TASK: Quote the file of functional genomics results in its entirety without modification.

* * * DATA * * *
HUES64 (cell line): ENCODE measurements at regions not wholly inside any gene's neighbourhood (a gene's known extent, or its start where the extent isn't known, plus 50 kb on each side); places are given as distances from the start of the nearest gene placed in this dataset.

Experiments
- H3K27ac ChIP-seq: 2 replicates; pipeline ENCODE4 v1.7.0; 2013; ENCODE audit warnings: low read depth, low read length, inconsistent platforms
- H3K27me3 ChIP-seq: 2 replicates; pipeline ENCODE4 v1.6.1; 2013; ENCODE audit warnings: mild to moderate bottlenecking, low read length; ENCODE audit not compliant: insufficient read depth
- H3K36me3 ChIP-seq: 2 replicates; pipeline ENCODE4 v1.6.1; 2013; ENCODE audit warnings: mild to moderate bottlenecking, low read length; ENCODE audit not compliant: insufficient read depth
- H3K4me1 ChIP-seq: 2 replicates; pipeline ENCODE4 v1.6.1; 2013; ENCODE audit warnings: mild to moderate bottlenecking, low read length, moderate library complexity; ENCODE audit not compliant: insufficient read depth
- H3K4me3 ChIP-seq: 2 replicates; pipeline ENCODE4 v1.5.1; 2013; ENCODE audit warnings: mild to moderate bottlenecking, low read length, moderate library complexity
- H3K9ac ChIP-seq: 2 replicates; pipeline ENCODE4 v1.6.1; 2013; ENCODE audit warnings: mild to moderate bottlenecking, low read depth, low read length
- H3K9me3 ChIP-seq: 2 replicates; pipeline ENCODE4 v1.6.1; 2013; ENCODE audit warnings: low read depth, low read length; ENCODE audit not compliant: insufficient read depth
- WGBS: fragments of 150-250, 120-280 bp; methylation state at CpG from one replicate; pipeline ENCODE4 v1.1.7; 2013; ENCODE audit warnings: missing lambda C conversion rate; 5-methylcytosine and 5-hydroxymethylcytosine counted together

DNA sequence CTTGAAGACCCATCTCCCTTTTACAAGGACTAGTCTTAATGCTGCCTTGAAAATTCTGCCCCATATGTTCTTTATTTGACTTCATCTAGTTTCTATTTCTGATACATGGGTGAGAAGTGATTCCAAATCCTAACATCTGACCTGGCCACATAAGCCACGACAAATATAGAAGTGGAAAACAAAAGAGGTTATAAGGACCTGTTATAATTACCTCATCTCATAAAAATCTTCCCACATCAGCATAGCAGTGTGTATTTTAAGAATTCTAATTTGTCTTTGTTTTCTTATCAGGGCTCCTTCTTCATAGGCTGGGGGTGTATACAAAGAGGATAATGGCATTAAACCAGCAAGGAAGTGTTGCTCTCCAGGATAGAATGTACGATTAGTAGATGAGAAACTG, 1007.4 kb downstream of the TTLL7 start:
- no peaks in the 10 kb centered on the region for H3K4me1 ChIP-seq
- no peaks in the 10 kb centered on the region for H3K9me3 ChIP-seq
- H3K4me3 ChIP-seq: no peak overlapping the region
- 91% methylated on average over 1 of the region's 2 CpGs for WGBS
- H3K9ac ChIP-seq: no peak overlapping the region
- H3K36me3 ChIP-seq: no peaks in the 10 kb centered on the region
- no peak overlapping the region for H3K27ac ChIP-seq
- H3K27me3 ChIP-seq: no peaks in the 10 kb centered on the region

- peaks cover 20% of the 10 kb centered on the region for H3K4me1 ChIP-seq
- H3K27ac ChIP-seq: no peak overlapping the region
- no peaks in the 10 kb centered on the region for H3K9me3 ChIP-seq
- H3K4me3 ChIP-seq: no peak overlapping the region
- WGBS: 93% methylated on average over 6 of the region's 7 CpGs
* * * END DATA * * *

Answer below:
HUES64 (cell line): ENCODE measurements at regions not wholly inside any gene's neighbourhood (a gene's known extent, or its start where the extent isn't known, plus 50 kb on each side); places are given as distances from the start of the nearest gene placed in this dataset.

Experiments
- H3K27ac ChIP-seq: 2 replicates; pipeline ENCODE4 v1.7.0; 2013; ENCODE audit warnings: low read depth, low read length, inconsistent platforms
- H3K27me3 ChIP-seq: 2 replicates; pipeline ENCODE4 v1.6.1; 2013; ENCODE audit warnings: mild to moderate bottlenecking, low read length; ENCODE audit not compliant: insufficient read depth
- H3K36me3 ChIP-seq: 2 replicates; pipeline ENCODE4 v1.6.1; 2013; ENCODE audit warnings: mild to moderate bottlenecking, low read length; ENCODE audit not compliant: insufficient read depth
- H3K4me1 ChIP-seq: 2 replicates; pipeline ENCODE4 v1.6.1; 2013; ENCODE audit warnings: mild to moderate bottlenecking, low read length, moderate library complexity; ENCODE audit not compliant: insufficient read depth
- H3K4me3 ChIP-seq: 2 replicates; pipeline ENCODE4 v1.5.1; 2013; ENCODE audit warnings: mild to moderate bottlenecking, low read length, moderate library complexity
- H3K9ac ChIP-seq: 2 replicates; pipeline ENCODE4 v1.6.1; 2013; ENCODE audit warnings: mild to moderate bottlenecking, low read depth, low read length
- H3K9me3 ChIP-seq: 2 replicates; pipeline ENCODE4 v1.6.1; 2013; ENCODE audit warnings: low read depth, low read length; ENCODE audit not compliant: insufficient read depth
- WGBS: fragments of 150-250, 120-280 bp; methylation state at CpG from one replicate; pipeline ENCODE4 v1.1.7; 2013; ENCODE audit warnings: missing lambda C conversion rate; 5-methylcytosine and 5-hydroxymethylcytosine counted together

DNA sequence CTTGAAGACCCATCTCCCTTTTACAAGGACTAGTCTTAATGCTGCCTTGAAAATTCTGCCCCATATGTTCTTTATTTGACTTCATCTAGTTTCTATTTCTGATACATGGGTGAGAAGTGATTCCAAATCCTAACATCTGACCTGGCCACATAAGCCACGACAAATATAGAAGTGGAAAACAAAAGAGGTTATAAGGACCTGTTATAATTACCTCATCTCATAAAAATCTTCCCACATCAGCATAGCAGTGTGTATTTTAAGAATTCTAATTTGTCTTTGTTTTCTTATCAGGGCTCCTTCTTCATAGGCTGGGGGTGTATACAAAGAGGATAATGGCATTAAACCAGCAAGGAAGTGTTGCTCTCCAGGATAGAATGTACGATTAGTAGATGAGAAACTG, 1007.4 kb downstream of the TTLL7 start:
- no peaks in the 10 kb centered on the region for H3K4me1 ChIP-seq
- no peaks in the 10 kb centered on the region for H3K9me3 ChIP-seq
- H3K4me3 ChIP-seq: no peak overlapping the region
- 91% methylated on average over 1 of the region's 2 CpGs for WGBS
- H3K9ac ChIP-seq: no peak overlapping the region
- H3K36me3 ChIP-seq: no peaks in the 10 kb centered on the region
- no peak overlapping the region for H3K27ac ChIP-seq
- H3K27me3 ChIP-seq: no peaks in the 10 kb centered on the region

- peaks cover 20% of the 10 kb centered on the region for H3K4me1 ChIP-seq
- H3K27ac ChIP-seq: no peak overlapping the region
- no peaks in the 10 kb centered on the region for H3K9me3 ChIP-seq
- H3K4me3 ChIP-seq: no peak overlapping the region
- WGBS: 93% methylated on average over 6 of the region's 7 CpGs